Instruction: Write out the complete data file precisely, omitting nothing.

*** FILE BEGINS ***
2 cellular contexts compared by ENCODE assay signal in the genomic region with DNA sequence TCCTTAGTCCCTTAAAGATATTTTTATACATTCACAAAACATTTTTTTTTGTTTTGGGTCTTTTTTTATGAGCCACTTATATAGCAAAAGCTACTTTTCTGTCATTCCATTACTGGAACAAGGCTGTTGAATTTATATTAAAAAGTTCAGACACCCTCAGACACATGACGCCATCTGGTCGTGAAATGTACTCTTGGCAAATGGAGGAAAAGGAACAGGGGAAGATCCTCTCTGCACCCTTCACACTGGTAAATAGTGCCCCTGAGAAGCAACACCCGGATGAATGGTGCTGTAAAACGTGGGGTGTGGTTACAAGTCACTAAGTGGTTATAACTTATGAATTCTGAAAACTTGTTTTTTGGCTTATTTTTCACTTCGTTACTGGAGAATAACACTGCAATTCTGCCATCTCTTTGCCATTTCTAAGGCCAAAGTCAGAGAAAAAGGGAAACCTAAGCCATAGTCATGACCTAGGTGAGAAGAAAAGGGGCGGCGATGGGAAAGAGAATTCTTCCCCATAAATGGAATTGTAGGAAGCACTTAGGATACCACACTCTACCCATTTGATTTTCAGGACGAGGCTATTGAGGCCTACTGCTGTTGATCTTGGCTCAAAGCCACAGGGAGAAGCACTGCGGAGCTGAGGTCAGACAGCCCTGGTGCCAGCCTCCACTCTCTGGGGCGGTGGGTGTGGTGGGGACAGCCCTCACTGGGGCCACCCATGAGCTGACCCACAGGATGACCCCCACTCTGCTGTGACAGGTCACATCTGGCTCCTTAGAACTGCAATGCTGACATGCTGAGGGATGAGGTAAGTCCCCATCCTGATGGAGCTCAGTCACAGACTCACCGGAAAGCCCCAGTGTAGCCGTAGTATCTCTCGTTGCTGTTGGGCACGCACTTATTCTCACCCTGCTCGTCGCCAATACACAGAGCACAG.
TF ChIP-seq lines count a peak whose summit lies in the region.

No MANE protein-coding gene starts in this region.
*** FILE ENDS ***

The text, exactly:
2 cellular contexts compared by ENCODE assay signal in the genomic region with DNA sequence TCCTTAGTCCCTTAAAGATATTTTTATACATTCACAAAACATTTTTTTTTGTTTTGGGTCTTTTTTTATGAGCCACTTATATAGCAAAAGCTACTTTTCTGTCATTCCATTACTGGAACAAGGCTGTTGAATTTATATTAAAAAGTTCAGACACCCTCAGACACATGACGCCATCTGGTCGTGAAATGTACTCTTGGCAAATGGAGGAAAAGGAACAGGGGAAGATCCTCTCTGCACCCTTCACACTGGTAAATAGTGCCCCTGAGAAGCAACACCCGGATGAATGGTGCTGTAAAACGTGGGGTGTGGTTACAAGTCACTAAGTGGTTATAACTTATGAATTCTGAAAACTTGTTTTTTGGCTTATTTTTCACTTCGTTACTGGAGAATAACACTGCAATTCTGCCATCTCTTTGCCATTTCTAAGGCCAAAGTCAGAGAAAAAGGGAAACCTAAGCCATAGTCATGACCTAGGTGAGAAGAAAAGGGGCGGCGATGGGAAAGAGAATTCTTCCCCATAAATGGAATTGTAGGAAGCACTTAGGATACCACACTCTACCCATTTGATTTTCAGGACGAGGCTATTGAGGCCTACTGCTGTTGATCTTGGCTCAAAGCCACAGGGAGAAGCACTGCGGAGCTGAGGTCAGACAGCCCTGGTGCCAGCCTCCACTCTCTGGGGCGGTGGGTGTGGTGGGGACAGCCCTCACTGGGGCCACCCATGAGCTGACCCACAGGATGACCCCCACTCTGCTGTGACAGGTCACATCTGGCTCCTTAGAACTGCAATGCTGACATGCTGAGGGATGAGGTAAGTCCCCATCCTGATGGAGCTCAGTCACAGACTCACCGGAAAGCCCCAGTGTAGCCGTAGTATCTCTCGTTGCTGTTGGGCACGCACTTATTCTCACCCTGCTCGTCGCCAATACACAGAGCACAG.
TF ChIP-seq lines count a peak whose summit lies in the region.

No MANE protein-coding gene starts in this region.